NASA has published a stunning snap of a sea of dunes rippling across the red planet.
The breathtaking view was captured by Nasa’s longest-running Martian probe.
The image also shows the icy North Pole of Mars.
“A sea of dark dunes, sculpted by the winds into long lines, surrounds Mars’ northern polar cap,” said NASA.
The space agency described the dune region as covering an area as big as Texas.
“In this false-colour image, areas with cooler temperatures are recorded in bluer tints.
“While warmer features and depicted in yellows and oranges.
“Thus, the dark, sun-warmed dunes glow with a golden colour.”
The image itself shows an area roughly 19 miles (30km) wide.
NASA created the scene by combining multiple images captured between December 2002 and November 2004.
They were snapped by the Thermal Emission Imaging System on the Mars Odyssey orbiter.
Nasa’s Mars Odyssey launched on April 7, 2001, tasked with orbiting Mars and collecting data.
Much of this has involved using spectrometers and thermal imagers to detect evidence of water and ice on Mars.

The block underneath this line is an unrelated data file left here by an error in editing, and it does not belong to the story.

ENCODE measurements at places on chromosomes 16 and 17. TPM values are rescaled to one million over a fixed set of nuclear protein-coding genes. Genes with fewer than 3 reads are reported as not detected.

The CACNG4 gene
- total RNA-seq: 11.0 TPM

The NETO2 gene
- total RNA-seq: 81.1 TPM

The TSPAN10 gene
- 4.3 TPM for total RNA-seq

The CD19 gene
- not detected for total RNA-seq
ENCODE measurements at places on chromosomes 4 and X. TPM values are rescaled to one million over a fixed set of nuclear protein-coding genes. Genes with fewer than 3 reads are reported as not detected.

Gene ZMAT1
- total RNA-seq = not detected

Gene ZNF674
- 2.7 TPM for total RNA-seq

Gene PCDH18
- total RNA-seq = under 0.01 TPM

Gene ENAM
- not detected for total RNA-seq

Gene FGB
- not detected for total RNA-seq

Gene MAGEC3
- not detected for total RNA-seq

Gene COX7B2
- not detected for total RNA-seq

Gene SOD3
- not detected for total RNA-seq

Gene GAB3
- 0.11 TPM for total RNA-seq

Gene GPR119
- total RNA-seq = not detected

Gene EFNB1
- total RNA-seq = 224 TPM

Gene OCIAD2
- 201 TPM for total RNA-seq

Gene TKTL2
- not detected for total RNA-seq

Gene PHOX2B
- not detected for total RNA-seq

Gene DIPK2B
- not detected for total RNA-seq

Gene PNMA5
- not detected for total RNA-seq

But it’s also uncovered much about Martian geology and radiation.
NASA has even used Odyssey as a comms relay station for the legendary Curiosity rover, which landed on Mars in the summer of 2012.
This image was released as part of a special set of photos marking the 20th anniversary of Odyssey.
It’s been just over 20 years since Odyssey launched, while its 20th orbital anniversary will take place on October 24 this year.
In other news, check out this stunning image of a “rainbow” on Mars.
China's Martian probe has sent back eerie images of the Red Planet looming large.
And, Elon Musk has warned that humanity may "self-extinguish" before we can colonise Mars.
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